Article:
The news that Meghan Markle will marry Prince Harry in May 2018 has delighted fans of the couple worldwide. But Markle also used the engagement announcement as an opportunity to reveal that she’s leaving her acting career to focus on philanthropy. The soon-to-be royal is no stranger to working with charitable organizations, and has often used her platform to advocate on behalf of other people.
After announcing the engagement, Markle told the BBC, “What’s been really exciting, as we talk about this as the transition out of my career… is that the causes that have been very important to me, I can focus even more energy on.”
Here are just some of the times Markle used her celebrity status for advocacy and charity.
1) Working as a Global Ambassador for World Vision.
Markle wrote an article for TIME called “How Periods Affect Potential,” about the way menstruation can hinder a woman’s potential if she doesn’t have access to tampons and pads. Markle wrote:
“I traveled to Delhi and Mumbai this January with World Vision to meet girls and women directly impacted by the stigmatization of menstrual health and to learn how it hinders girls’ education. One hundred and thirteen million adolescent girls between the ages of 12-14 in India alone are at risk of dropping out of school because of the stigma surrounding menstrual health.”
She also supported World Vision’s Clean Water Campaign in Rwanda in 2016.
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2) Supporting the Myna Mahila Foundation.
Markle’s work with the Myna Mahila Foundation is also tied to her support of World Vision. According to Vanity Fair, at this organization, “women manufacture sanitary pads to sell in communities. The effort not only provides these resources to girls, but also fosters open communication about menstruation.” Markle’s commitment to women’s issues, and the open discussion of topics such as menstruation, is important for communities everywhere.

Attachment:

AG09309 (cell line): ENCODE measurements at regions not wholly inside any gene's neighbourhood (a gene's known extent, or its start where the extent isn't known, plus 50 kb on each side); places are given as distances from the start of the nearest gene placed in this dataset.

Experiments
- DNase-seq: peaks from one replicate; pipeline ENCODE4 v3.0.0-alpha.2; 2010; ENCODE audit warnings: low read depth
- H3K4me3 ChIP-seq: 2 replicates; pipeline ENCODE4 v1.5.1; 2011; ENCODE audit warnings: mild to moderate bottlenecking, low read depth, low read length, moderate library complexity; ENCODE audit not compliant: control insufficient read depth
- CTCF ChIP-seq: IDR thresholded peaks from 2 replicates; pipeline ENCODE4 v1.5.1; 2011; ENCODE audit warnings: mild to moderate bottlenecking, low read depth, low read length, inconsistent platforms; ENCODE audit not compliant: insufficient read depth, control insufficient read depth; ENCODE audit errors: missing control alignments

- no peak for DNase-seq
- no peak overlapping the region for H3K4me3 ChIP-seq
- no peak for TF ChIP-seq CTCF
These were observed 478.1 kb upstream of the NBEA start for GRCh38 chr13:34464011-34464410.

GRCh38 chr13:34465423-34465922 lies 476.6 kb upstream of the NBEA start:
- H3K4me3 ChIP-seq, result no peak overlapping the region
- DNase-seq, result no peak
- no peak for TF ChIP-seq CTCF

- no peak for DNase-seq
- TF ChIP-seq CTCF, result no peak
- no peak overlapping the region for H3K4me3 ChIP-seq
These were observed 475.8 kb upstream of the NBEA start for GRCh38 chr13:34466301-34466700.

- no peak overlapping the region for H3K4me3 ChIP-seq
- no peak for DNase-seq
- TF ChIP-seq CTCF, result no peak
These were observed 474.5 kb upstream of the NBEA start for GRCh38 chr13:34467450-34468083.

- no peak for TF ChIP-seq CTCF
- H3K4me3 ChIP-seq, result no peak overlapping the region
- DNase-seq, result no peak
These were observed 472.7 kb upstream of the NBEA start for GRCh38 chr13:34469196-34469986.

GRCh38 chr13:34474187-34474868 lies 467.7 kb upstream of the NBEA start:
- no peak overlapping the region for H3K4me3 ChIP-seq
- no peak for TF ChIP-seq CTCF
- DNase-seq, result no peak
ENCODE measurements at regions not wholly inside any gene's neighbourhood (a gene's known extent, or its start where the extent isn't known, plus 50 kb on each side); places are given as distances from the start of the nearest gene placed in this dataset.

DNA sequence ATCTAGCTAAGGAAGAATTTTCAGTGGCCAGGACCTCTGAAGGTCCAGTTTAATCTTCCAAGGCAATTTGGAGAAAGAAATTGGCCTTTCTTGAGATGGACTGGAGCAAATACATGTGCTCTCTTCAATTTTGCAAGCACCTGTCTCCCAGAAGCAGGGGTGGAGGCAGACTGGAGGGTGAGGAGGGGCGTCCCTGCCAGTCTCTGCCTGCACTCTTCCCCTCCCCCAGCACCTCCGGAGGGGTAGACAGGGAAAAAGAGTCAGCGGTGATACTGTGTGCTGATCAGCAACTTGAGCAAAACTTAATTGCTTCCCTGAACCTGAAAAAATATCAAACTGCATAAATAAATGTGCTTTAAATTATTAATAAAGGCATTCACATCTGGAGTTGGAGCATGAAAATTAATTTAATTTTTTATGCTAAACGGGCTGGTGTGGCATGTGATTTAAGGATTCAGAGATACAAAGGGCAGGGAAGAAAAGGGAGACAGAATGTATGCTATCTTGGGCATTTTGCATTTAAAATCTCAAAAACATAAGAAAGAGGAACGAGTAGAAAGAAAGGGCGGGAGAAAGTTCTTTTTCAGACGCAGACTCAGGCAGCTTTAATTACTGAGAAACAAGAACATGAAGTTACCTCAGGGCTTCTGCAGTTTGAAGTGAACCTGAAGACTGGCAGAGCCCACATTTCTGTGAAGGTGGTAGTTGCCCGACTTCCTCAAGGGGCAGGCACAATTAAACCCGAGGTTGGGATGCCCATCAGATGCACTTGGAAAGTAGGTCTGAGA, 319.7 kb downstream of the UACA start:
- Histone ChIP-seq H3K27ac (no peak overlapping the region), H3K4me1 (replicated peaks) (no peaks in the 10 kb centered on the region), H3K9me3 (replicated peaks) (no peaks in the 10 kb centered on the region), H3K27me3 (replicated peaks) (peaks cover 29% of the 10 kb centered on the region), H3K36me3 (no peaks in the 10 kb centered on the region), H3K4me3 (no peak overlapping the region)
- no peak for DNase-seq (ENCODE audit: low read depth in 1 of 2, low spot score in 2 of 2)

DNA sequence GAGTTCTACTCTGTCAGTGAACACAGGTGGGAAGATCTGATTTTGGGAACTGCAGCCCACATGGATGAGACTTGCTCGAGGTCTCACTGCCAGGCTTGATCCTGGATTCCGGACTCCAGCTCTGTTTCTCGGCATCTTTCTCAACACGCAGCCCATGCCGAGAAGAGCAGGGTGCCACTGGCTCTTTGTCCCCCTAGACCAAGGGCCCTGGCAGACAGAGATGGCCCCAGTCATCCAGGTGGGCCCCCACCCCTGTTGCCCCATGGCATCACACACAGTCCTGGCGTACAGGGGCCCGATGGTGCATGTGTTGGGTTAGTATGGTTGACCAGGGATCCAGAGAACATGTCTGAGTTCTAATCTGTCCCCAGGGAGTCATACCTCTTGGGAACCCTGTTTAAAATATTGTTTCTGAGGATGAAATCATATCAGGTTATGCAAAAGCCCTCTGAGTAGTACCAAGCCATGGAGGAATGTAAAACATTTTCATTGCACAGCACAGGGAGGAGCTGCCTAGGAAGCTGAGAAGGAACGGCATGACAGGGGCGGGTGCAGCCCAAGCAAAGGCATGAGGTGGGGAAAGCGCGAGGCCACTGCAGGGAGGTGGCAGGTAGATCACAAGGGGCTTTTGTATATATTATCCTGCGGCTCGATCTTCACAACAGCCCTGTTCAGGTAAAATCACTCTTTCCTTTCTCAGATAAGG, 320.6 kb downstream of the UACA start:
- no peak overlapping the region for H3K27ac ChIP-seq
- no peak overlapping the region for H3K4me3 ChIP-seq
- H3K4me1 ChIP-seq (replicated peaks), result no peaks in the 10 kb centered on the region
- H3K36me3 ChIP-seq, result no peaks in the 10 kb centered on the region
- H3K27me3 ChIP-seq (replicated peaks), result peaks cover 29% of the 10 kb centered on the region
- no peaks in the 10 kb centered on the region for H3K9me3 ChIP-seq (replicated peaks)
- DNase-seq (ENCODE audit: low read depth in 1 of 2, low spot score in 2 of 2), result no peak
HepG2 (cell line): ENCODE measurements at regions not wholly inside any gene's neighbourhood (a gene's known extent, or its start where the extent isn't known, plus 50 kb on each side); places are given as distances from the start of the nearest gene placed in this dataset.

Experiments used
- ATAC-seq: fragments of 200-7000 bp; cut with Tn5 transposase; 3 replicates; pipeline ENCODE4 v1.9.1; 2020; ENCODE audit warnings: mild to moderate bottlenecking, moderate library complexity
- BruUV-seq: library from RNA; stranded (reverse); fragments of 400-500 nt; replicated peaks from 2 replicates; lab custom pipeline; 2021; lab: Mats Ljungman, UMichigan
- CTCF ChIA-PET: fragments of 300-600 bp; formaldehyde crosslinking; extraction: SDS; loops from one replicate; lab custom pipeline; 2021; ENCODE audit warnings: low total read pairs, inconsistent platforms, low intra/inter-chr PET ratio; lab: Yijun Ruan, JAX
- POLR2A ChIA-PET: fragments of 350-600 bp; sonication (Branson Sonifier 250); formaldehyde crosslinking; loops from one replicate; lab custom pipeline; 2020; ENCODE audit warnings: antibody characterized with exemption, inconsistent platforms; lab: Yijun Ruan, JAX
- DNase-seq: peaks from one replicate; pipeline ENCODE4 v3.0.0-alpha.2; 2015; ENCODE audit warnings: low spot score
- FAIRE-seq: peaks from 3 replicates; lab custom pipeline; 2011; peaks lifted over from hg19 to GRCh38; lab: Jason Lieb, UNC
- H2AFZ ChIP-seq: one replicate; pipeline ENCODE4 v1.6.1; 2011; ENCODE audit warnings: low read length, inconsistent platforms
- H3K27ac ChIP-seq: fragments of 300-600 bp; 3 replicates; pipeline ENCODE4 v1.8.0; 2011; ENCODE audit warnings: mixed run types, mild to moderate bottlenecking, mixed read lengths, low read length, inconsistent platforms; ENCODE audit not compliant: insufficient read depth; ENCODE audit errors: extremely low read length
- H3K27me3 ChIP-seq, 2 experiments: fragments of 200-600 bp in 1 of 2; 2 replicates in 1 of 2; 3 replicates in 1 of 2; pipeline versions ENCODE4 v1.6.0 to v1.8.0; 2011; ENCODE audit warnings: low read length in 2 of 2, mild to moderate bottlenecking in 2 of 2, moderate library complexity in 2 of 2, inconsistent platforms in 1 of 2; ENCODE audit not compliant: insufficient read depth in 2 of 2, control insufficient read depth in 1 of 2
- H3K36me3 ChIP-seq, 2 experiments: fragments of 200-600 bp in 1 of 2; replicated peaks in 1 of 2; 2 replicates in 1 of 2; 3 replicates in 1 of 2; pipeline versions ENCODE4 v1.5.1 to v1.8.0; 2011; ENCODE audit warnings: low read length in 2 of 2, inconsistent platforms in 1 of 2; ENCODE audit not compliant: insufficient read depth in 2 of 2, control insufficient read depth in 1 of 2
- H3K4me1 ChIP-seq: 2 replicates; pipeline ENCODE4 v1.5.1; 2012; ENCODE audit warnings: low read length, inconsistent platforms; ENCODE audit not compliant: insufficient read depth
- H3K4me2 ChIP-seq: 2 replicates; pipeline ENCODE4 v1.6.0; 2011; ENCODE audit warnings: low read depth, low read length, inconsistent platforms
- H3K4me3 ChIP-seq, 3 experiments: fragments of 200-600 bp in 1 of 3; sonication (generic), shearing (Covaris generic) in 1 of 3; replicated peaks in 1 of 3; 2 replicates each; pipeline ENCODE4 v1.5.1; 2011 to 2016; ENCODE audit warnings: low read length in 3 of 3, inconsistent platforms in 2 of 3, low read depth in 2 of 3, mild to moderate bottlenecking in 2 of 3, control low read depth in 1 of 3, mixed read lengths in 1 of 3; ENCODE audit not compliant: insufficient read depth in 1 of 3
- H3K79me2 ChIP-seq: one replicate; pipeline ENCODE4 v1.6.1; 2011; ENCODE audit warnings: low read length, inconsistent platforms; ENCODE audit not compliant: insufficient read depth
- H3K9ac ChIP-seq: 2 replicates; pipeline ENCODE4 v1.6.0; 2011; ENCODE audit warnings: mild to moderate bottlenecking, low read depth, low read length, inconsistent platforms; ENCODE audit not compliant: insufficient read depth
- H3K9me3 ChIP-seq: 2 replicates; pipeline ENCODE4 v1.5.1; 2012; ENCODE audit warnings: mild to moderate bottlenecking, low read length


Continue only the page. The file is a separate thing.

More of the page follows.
3) Being a One Young World Counsellor.
One Young World’s mission is to “gather young leaders from around the world, help them make lasting connections & create positive change.” Markle was a Counsellor in One Young World Summits in Dublin, Ireland (2014), and Ottawa, Canada (2016). At 2016’s Summit, she delivered a talk alongside Justin Trudeau and famously called out the Suits creator for gender inequality for requiring her character to do so many semi-naked scenes on the show. Presumably, Markle will continue advocating for women’s healthcare worldwide once she joins the British royal family.
4) She’s an advocate for the United Nations.
In November 2016, Markle wrote for ELLE UK about her experience working with the United Nations: “I was in a van heading back from Gihembe refugee camp in Rwanda. I was there as an advocate for UN Women; I had a week of meetings with female parliamentarians in the city’s capital, Kigali, celebrating the fact that 64 percent of the Rwandan government are women–the first in the world where women hold a majority.”
Markle made her dedication to humanitarian work clear in the essay, writing, “This type of work is what feeds my soul. The degree to which I can do that both on and off camera is a direct perk of my job.”
5) Standing up to gender inequality when she was 11.
Markle’s advocacy on behalf of women began when she was just 11 years old. Upon seeing a sexist advertisement on TV, Markle wrote letters to Hillary Clinton, Linda Ellerbee, Gloria Allred, and the company responsible for the ad. Markle received replies from all three women, and the soap company changed the wording in the commercial.
As Markle revealed at the UN Women‘s Conference in Beijing in 2015:
“The soap manufacturer Procter & Gamble changed the commercial for their ivory clear dish-washing liquid. They changed it from ‘Women all over America are fighting greasy pots and pans’ to ‘People all over America.’ It was at that moment that I realized the magnitude of my actions. At the age of 11, I had created my small level of impact by standing up for equality.”
Markle posted on Instagram, “Exercise your right to vote—sadly, not everyone in this world has it, so if you do, please let your voice be heard.” She has continually encouraged women to speak up for themselves, and exercise the power they have to inform politics.
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This article originally appeared on Harper’s BAZAAR US